Can You Do Piping Over Fondant?

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For novice cake decorators, learning to use fondant is one of the biggest breakthroughs on the road to expertise. A special kind of icing that can be kneaded and rolled like modeling clay, fondant gives cakes an impeccably smooth, satiny professional-looking finish. Once you've learned to apply fondant smoothly, it also forms a blank canvas for further decoration. With practice you can pipe over your fondant-covered cake to enhance it with writing, filigree or elaborate floral decorations.

Getting the Hang of It

  • If your piping skills are rudimentary at best, it's a good idea to practice before you touch a tip to your painstakingly covered cake. A sheet of parchment is a good practice surface, because you can scrape up the icing and reuse it. The side of a glass jar is another good place to practice, because often you'll need to decorate the vertical sides of a cake. That's very different from decorating on a flat surface, and you'll need to train your hands how to move.

Pipe Royal Icing

  • Much of the elegant lace and filigree you see on wedding cakes and professional showpieces is done with royal icing, a special type of icing made with powdered sugar and either egg whites or meringue powder. It has a smooth, soft consistency that's easy to pipe, and it dries to a hard texture. That's important when you're learning, because it means you can let your mistakes dry and then easily pick them off with a toothpick or the tip of a paring knife.

Pipe Buttercream Icing

  • You can also pipe regular icing over fondant, either true buttercream or shortening-based simulations. Buttercream is stiffer than royal icing, so you'll need to squeeze your piping bag a bit harder, and it's harder to remove without leaving any marks on the smooth surface of your fondant. Before you pipe buttercream to the surface of your fondant, brush away any excess cornstarch or powdered sugar left from the rolling process. It can absorb fat from the icing, resulting in unattractive, greasy-looking patches around your decorations.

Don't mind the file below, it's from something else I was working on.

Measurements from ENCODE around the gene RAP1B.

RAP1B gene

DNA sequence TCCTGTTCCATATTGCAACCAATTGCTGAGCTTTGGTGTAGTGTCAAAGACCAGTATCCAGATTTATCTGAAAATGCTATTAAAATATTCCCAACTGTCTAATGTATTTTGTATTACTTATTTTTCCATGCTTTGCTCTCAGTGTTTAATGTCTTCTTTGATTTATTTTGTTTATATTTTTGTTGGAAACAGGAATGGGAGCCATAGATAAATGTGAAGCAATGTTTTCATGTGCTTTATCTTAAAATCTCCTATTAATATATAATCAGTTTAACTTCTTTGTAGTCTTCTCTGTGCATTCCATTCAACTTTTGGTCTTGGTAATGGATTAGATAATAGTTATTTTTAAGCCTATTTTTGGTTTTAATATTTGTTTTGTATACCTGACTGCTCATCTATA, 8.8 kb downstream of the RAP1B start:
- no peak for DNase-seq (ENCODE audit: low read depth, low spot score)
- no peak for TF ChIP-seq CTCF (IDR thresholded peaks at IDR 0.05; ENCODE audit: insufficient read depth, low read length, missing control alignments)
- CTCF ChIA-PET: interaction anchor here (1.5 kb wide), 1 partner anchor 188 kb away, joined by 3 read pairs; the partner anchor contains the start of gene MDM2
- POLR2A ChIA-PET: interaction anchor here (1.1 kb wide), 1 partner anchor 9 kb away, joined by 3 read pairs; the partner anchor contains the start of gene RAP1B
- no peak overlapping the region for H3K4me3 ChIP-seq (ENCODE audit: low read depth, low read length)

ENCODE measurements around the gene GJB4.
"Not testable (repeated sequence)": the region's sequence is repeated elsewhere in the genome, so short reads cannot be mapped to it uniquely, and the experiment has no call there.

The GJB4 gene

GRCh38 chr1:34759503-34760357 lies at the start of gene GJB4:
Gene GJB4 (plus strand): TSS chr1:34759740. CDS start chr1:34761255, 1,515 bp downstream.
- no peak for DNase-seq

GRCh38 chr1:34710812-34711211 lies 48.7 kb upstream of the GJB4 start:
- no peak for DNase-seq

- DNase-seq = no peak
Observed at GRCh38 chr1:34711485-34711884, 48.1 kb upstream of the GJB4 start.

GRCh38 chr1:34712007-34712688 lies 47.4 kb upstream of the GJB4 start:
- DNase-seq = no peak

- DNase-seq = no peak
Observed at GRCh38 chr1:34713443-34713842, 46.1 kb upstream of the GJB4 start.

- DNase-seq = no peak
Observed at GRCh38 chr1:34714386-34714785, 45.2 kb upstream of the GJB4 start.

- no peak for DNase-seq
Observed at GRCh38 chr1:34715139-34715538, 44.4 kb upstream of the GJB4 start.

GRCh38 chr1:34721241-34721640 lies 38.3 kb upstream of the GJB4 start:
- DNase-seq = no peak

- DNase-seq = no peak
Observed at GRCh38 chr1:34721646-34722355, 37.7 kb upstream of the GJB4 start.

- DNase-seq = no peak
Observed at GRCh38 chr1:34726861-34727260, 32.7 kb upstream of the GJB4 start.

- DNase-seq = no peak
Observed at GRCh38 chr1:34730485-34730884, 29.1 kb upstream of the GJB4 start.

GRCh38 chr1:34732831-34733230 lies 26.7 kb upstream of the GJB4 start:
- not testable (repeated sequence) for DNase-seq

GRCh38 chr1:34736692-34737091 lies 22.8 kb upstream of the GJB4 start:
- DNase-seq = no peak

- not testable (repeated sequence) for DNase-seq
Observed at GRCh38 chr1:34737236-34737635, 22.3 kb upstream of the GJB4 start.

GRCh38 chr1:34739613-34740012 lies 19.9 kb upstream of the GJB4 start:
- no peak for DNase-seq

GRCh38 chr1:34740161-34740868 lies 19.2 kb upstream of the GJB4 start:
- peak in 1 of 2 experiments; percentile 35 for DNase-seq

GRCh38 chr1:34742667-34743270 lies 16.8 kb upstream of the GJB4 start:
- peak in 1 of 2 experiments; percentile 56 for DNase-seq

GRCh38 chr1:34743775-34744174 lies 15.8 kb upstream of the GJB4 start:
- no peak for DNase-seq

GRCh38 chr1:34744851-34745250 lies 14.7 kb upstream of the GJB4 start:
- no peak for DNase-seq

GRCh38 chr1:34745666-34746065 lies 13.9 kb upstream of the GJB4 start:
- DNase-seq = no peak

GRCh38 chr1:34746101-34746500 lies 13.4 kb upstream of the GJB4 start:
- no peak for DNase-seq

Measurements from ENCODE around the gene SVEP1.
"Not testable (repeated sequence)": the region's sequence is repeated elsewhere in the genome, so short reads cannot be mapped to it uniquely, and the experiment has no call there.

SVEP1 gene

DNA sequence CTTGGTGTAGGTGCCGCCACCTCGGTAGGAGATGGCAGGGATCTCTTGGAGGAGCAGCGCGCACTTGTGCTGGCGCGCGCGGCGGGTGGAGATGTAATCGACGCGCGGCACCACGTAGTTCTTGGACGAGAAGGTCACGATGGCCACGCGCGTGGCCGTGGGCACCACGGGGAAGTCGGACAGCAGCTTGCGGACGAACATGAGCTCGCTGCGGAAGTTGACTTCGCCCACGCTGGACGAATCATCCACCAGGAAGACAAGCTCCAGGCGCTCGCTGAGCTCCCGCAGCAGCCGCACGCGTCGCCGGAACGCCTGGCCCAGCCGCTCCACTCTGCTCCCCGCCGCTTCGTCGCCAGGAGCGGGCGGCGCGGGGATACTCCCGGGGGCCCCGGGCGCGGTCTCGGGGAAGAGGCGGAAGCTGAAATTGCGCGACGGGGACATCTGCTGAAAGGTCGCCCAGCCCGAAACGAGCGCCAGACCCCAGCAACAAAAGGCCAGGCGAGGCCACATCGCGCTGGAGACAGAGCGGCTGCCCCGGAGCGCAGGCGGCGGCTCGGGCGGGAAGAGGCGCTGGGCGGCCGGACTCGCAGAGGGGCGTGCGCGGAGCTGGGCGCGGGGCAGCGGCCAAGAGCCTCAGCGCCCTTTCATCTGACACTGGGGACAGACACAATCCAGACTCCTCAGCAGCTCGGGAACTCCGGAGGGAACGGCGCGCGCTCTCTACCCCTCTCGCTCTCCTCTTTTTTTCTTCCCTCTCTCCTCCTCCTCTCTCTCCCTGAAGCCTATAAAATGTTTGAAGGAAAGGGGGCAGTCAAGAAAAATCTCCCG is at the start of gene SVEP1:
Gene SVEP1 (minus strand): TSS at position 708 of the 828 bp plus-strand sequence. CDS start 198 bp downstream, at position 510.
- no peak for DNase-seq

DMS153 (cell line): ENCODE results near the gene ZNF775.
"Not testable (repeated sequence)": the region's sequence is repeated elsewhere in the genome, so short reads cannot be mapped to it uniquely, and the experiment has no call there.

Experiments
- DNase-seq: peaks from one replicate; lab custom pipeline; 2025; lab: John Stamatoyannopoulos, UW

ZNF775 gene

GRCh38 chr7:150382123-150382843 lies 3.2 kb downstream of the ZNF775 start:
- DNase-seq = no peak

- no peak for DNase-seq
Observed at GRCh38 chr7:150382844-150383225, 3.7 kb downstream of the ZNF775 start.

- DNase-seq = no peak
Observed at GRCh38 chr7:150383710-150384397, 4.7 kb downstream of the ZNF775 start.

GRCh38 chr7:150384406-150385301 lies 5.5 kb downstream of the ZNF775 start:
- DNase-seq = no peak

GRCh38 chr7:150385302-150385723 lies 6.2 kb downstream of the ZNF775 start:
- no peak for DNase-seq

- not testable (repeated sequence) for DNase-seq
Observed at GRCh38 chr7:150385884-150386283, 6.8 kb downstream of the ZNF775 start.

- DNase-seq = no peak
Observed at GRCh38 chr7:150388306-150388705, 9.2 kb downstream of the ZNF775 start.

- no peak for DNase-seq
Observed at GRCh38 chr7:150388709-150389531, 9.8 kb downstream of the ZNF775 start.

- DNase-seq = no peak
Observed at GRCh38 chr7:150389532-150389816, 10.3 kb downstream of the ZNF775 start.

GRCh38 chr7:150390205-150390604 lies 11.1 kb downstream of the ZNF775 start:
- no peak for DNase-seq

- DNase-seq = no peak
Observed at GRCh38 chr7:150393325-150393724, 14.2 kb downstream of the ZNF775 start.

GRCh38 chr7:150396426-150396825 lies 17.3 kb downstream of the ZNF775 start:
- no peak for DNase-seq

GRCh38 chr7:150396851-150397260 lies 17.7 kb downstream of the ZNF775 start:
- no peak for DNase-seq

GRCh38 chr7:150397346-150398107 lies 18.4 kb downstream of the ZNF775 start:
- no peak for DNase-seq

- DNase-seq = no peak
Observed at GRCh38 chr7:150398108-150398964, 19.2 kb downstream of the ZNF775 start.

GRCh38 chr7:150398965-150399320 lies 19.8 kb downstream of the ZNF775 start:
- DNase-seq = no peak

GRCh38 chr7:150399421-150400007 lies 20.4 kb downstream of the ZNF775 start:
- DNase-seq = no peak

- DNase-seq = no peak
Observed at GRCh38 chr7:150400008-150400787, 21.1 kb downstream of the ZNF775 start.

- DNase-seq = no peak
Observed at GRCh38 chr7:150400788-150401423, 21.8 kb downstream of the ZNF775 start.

Additional Piping Substances

  • Occasionally you might need to pipe unusual decorative elements onto your cake. Melted chocolate works well, piping just as easily as royal icing. Use dark chocolate over white fondant and white chocolate over colored fondant. It's useful for cake writing or as a tastier alternative to royal icing for filigree. Piping gel is used to add vivid, colorful accents to your cake. Supermarkets generally carry a small selection in squeezable tubes; you can buy larger quantities from a cake-decorating shop.

A Few Tips

  • Although fondant makes a fine canvas for your artistic streak, you might occasionally run into difficulties. If you live in a hot and humid climate, buttercream can melt and bleed color or grease spots onto your fondant. Use shortening to make it more stable, or stick to fat-free royal icing for your decorations. Using colored buttercream over colored fondant can be especially troublesome, causing the color of one to bleed into the color of the other. To minimize this risk, carefully rub a thin layer of vegetable shortening over your sheet of rolled fondant before you cover the cake. This provides a protective surface that prevents the food coloring from crossing to or from the fondant.

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References

  • The Professional Pastry Chef; Bo Friberg
  • Photo Credit Jupiterimages/Photos.com/Getty Images
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